A national vision and leadership are fundamental requirements for the sustainability of vaccine development and production in Australia, according to Burnet Institute Senior Principal Research Fellow (Honorary), Professor Allan Saul.
In an editorial published in the Medical Journal of Australia, Professor Saul welcomed the recent announcement that Moderna that will produce mRNA vaccines in Victoria from as early as 2024.
But he said vision and leadership in this field must be prioritised to ensure Australia is better prepared for the next global pandemic.
“In order to have a vaccine industry in Australia able to meet occasional and unpredictable demands for rapid development of a new pandemic vaccine, there needs to be a sustainable ongoing program of vaccine development and production,” Professor Saul told InSight+.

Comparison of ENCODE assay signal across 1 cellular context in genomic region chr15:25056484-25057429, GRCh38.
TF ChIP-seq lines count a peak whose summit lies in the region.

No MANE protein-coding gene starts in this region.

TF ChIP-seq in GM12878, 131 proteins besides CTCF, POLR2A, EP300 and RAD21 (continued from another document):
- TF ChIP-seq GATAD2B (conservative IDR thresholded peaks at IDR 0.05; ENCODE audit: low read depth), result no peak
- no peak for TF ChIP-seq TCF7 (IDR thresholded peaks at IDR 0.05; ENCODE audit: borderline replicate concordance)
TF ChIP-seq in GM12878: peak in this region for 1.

“There is certainly momentum coming from the COVID-19 experience, but it will need more than that,” he added.
“It will need vision and leadership on a national scale as to what could be achieved, then a well-developed business case that takes into account the total value of vaccines and other public health interventions, and then, based on that, a prioritisation at the federal and state levels.”
Professor Saul said the biggest advances in vaccine technology had been driven by trying to develop vaccines for high burden diseases in low- and middle-income countries.
“Work on major public health vaccines that could sustain pandemic preparedness underpins development of more commercially important vaccines,” Professor Saul said.
Professor Saul noted that aside from COVID-19, there are about 10 million deaths from infectious diseases globally each year, including five million from diseases for which there are no registered vaccines.
Of the remainder, many are deaths for which existing registered vaccines are not suited for the target population, such as tuberculosis and malaria, he said.
Click here to read the MJA Insight article in full.